ISS Against Recommendation

S&P 500

Russell 3000

2021

2022

2021

2022

% of Companies

11.5%

11.9%

11.4%

13.7%

Average Level of Support

56.2%

54.0%

62.9%

62.1%

While the higher percentage of companies with ‘Against’ recommendations in the Russell 3000 relative to the S&P 500 is a change from last year – the percentage of companies was roughly equal between indices in 2021 – this outcome is more in line with the ten-year average from 2011 to 20211. Over that period, average support levels for companies with ‘Against’ recommendations were higher in the Russell 3000 than the S&P 500, consistent with the 2022 results.

ISS recommendations significantly impact the level of support a company receives. Among companies whose year-over-year recommendations went from ‘For’ to ‘Against’, which characterizes most companies receiving an ‘Against’ recommendation, average support dropped 39% in the S&P 500 and 34% in the Russell 3000. For companies that received consecutive ‘Against’ recommendations, the average year-over-year change in support is mixed, with the S&P 500 increasing by 3% and the Russell 3000 decreasing by less than 1%. This difference could be the result of larger companies having more resources dedicated to investor outreach efforts.

ISS Against Recommendation

Average Change in Level of Support

'For''Against'

'Against''Against'

S&P 500

-39.0%

+3.1%

Russell 3000

-33.9%

-0.9%

Future Expectations

In 2023, Say on Pay results are likely to be shaped by the unique sociopolitical and economic environment companies face today, the impacts of which have not been felt equally across industries. Amid the threat of recession and a tight labor market, many companies felt obligated to take special actions during 2022 for retention purposes, as stock price declines due in part to the Fed’s anti-inflationary measures negatively impacted executives’ equity holdings. Shareholders and proxy advisors may not view such actions as favorably as in previous years if paired with dramatic drops in stock price, especially towards year-end, given the potential for misalignments in pay-for-performance. Similarly, some companies may trigger pay-for-performance concerns in cases where above-target bonus payouts based on strong financial metric performance for most of 2022 are coupled with year-end share price decreases. Companies in hard-hit industries, such as technology and financial services, may also draw increased scrutiny from the proxy advisors over their efforts to reign in COVID-era overexpansion with sweeping layoffs. However, as in previous years, we expect pay-for-performance misalignment to continue to be the main driver for ‘Against’ recommendations from proxy advisors in the broader market.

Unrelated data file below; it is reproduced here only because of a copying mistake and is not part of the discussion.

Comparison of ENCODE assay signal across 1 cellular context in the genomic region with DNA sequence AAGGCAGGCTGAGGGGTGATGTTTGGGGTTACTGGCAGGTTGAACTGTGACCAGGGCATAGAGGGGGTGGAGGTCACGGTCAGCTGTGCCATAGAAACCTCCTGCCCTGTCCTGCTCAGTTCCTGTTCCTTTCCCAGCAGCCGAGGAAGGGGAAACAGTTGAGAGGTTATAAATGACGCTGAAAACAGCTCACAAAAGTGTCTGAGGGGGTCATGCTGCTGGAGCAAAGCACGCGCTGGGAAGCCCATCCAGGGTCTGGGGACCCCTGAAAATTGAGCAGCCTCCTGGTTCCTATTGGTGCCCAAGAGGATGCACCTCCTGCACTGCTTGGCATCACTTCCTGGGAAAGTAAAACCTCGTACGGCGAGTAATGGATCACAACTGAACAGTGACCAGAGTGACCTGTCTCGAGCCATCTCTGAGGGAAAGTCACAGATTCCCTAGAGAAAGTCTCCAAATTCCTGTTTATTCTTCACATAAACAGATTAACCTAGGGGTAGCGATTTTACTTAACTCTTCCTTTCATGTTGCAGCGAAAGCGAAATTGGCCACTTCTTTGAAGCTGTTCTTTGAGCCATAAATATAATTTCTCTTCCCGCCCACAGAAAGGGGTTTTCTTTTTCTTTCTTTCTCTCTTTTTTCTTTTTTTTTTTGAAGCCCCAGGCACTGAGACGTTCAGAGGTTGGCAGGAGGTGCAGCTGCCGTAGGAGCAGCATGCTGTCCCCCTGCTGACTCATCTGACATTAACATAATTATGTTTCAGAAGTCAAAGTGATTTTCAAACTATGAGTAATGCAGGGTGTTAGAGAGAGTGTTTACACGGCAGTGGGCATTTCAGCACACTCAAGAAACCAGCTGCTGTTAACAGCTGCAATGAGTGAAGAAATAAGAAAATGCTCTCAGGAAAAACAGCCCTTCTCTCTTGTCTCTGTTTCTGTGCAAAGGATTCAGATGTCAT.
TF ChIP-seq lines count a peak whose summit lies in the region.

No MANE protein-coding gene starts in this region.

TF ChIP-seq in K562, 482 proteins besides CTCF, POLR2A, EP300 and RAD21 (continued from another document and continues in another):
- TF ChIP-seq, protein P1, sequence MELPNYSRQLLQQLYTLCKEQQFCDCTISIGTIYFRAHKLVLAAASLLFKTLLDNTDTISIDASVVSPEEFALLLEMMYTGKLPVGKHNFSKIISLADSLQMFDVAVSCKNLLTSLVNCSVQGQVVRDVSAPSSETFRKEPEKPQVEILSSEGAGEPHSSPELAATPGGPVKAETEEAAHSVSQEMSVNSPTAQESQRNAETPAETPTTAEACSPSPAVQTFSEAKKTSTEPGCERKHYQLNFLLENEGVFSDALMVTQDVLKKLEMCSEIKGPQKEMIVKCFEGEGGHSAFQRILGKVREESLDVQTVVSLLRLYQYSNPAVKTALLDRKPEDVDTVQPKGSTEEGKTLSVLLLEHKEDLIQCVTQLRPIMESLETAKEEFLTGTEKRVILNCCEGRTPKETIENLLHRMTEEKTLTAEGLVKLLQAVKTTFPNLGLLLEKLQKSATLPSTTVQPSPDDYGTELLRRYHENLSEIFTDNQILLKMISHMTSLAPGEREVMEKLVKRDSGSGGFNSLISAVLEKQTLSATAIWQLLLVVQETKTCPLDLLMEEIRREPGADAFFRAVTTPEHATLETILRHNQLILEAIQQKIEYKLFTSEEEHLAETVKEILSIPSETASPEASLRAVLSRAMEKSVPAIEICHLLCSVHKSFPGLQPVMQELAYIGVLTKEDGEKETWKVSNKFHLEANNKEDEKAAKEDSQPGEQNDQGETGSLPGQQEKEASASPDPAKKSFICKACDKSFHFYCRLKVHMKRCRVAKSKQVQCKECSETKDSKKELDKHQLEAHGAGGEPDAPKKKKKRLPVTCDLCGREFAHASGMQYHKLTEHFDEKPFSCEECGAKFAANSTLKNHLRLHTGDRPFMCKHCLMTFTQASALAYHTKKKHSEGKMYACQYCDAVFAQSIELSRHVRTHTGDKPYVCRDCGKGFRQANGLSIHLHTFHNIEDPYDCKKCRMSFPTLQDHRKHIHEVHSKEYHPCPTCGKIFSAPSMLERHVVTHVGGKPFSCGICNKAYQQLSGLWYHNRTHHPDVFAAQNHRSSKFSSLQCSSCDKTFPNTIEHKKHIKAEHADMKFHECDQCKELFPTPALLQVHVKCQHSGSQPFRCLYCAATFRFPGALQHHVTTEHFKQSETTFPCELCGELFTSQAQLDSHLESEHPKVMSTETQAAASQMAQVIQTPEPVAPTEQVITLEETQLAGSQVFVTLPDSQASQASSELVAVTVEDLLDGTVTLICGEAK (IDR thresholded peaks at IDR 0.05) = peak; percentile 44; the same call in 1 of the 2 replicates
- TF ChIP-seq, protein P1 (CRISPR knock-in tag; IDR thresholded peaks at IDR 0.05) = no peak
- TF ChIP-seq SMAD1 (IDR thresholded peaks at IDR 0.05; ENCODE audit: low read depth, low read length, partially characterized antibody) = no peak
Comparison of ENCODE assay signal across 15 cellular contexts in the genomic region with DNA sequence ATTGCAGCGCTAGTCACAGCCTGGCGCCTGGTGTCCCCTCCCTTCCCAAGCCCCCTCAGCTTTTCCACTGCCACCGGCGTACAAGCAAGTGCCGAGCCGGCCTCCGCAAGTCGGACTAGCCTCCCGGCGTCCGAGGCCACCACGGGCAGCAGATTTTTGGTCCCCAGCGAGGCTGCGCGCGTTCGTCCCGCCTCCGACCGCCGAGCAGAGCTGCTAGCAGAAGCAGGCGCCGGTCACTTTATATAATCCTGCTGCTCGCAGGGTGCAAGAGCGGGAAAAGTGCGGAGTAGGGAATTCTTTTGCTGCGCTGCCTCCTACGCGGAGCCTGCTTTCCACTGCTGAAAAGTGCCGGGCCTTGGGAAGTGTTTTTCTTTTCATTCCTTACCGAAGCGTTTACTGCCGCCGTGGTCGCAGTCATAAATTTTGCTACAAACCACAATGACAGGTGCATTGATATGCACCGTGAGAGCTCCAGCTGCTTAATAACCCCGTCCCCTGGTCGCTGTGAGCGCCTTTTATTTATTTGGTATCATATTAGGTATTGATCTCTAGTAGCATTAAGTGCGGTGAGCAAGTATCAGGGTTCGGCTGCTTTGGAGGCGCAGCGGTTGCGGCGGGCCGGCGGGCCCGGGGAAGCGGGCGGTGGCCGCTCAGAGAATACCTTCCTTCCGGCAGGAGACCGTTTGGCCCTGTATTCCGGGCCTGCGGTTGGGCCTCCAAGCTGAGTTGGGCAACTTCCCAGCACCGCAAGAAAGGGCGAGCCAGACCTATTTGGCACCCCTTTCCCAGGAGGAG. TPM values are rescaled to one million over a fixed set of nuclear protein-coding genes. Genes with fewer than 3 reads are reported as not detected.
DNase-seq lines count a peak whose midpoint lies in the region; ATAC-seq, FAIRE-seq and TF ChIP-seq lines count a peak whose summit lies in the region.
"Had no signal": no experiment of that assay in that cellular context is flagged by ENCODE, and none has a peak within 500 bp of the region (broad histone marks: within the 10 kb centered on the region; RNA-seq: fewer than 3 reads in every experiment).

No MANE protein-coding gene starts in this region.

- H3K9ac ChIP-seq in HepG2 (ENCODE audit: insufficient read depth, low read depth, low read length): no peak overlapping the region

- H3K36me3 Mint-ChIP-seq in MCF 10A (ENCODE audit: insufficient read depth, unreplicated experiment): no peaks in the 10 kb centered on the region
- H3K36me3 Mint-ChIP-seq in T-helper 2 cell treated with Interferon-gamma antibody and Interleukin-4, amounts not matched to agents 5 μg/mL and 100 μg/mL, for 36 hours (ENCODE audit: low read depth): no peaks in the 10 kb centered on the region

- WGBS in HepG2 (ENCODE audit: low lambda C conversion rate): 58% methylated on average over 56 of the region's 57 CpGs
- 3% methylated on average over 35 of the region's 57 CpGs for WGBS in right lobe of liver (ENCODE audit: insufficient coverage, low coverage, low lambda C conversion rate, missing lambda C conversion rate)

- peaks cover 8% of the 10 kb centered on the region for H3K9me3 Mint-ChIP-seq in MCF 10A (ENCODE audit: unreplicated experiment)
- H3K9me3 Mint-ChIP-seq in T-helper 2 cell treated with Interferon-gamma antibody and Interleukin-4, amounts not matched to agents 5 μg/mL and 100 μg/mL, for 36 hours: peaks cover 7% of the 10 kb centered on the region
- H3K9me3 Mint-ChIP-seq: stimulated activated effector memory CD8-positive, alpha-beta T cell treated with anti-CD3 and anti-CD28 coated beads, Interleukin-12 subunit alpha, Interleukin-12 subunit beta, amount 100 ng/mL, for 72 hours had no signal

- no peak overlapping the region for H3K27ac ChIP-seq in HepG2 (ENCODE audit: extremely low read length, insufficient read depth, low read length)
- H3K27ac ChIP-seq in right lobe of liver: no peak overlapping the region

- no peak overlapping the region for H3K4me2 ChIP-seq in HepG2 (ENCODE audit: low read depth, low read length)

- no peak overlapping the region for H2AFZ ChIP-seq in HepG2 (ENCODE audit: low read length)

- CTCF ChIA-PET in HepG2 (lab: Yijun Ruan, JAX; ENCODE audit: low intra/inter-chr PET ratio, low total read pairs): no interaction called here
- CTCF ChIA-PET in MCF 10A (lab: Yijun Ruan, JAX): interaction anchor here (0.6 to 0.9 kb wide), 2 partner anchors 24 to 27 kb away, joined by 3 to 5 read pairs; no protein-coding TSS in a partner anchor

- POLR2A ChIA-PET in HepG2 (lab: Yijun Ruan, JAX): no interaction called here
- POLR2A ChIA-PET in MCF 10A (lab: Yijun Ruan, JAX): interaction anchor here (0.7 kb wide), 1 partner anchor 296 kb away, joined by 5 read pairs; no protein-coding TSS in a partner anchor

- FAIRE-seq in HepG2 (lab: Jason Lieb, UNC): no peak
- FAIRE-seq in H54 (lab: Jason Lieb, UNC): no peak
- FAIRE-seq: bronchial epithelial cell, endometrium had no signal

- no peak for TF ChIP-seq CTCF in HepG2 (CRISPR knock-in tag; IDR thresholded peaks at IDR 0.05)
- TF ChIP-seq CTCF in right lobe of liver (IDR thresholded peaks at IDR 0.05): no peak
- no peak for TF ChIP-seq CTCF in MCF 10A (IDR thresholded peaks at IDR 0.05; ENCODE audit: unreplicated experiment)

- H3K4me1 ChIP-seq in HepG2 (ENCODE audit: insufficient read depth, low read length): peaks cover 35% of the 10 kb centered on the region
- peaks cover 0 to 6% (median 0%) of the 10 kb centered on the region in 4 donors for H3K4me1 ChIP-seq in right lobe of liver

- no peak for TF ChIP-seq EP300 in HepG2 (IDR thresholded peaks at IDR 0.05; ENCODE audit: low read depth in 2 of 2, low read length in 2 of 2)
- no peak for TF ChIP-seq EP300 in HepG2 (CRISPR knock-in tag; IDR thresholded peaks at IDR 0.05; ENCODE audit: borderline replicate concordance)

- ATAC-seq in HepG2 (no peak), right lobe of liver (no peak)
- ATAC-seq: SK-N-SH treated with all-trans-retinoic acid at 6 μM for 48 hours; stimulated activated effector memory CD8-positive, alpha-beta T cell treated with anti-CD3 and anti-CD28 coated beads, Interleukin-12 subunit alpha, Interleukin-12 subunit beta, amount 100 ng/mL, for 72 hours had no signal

Conclusion

Despite various external headwinds and continuing uncertainty in the environment in which most companies are operating, last year saw more of a return to pre-COVID levels in Say on Pay vote results. However, recent changes to the regulatory landscape are beginning to influence upcoming proxy statements2, giving investors additional information to digest and potentially act upon. As we’ve seen over the history of Say on Pay, changes in disclosure requirements and evolving governance practices take time to influence vote results. Therefore, we expect the ripple effect of such changes on Say on Pay voting in 2023 to be muted, and that many of the same trends experienced this year will continue.


1 Say on Pay: 10-Year Landscape and 2021 Expectations (https://www.capartners.com/cap-thinking/say-on-pay-10-year-landscape-and-2021-expectations/) highlights the history of Say on Pay vote results since its inception in 2011.

2 SEC Issues Final Rules for Pay Versus Performance Disclosure (https://www.capartners.com/cap-thinking/sec-issues-final-rules-for-pay-versus-performance-disclosure/) gives an overview of the new SEC required pay versus performance disclosure.